Although the incidence of cervical cancer has been declining steadily since the Pap smear became standard of care in the U.S., many African immigrants are unfamiliar with this screening test and its potential benefits. Using data from the CDC’s National Health Interview Surveys, we identified respondents who were black women living in the United States, distinguishing U.S.-born (n = 620) and African-born (n = 36). We constructed a measure of current Pap status and used multivariate logistic regression models to compare Pap status between the two groups. Controlling for income, age, education, health insurance, and marital status, African American women were over 3 times more likely to have reported a current Pap smear than African-born women [Adjusted OR = 3.37, 95 % CI = (1.89, 5.96)]. Being an African-born woman was the strongest predictor of current Pap status. Distinguishing immigrant status in an analysis of cervical cancer screening rates for black women indicated much lower Pap smear rates for African-born women, compared with African-American women. More research on the impact of education and culturally specific care is needed to address the disparity in Pap smear rates for African-born black women.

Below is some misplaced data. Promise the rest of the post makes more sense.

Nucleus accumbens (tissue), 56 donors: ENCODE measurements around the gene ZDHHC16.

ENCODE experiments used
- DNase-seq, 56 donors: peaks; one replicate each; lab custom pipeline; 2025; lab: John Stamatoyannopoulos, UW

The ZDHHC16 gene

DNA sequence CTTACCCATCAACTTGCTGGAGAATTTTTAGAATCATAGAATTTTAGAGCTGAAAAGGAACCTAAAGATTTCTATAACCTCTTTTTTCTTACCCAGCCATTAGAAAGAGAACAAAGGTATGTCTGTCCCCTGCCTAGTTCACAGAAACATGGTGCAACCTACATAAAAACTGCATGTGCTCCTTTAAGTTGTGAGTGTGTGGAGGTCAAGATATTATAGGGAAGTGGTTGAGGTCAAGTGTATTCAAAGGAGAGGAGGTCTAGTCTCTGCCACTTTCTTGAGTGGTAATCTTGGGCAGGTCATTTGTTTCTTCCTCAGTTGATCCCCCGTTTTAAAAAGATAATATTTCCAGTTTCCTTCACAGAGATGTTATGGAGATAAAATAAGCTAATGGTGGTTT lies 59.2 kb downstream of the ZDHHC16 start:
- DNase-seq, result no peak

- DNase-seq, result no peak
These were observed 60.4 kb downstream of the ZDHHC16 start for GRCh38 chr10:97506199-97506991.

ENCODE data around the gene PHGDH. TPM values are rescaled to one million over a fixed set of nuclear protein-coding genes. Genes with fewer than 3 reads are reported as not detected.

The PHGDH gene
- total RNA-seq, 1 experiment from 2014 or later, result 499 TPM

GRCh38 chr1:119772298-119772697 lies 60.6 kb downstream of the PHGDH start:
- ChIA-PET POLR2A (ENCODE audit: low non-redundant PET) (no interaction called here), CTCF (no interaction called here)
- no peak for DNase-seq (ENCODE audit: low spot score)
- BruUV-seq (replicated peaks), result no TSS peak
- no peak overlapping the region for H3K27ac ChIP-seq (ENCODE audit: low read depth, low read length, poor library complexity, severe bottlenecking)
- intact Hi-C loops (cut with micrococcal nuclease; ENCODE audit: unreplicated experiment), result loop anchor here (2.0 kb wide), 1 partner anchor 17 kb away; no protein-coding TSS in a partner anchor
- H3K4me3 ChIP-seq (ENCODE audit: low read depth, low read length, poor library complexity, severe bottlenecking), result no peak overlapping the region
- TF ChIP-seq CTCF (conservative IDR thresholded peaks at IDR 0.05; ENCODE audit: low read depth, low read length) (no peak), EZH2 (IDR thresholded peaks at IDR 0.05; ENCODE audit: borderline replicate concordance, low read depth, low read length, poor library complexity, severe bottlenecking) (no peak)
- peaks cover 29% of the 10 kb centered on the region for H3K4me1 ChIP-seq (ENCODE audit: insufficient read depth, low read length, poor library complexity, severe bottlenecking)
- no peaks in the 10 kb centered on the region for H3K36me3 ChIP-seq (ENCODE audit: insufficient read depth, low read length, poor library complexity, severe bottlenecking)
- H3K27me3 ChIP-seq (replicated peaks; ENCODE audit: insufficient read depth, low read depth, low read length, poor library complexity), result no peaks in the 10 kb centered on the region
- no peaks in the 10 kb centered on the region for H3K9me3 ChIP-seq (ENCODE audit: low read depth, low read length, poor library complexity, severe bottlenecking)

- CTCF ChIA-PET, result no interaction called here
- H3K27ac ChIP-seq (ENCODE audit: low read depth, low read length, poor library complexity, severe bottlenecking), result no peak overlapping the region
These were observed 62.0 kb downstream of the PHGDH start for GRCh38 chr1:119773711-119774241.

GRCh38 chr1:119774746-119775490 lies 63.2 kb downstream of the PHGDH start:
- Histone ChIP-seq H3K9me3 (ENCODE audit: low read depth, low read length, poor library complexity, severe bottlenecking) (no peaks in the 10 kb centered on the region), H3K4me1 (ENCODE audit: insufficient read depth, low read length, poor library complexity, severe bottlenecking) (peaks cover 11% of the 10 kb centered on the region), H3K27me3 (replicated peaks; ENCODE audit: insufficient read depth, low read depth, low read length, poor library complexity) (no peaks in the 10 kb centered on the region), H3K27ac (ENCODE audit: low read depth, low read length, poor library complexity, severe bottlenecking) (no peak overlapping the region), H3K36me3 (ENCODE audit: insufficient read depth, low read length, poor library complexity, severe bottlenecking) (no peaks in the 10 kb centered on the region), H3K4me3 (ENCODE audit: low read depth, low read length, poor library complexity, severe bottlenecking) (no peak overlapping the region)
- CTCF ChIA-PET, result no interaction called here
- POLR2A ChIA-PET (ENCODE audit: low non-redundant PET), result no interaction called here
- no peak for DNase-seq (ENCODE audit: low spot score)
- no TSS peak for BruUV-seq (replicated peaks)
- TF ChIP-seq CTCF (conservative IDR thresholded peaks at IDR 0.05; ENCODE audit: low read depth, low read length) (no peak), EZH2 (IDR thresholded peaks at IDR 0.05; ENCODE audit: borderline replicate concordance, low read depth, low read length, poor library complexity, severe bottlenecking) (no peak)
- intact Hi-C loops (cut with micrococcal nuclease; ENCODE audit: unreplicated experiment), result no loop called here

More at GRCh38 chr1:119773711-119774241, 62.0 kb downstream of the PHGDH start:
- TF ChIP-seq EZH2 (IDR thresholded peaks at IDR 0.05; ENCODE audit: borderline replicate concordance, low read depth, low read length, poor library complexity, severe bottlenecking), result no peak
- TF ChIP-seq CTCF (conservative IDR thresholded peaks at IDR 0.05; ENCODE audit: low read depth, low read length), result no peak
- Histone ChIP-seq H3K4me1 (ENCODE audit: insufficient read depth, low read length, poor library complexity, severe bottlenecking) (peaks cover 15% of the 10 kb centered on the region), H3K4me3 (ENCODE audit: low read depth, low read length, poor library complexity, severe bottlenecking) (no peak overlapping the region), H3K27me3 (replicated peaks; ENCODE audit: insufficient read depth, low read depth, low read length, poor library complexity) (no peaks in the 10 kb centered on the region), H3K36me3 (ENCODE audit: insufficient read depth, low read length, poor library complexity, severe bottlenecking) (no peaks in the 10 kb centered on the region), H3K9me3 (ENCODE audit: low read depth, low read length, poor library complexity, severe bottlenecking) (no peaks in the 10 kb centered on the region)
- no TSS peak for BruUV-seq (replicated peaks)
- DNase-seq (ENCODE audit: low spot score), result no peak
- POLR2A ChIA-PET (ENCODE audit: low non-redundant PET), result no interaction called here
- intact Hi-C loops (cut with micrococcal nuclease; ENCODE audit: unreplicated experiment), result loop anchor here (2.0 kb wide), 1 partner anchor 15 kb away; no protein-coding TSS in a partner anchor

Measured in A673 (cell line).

- Cervical cancer
- Pap smear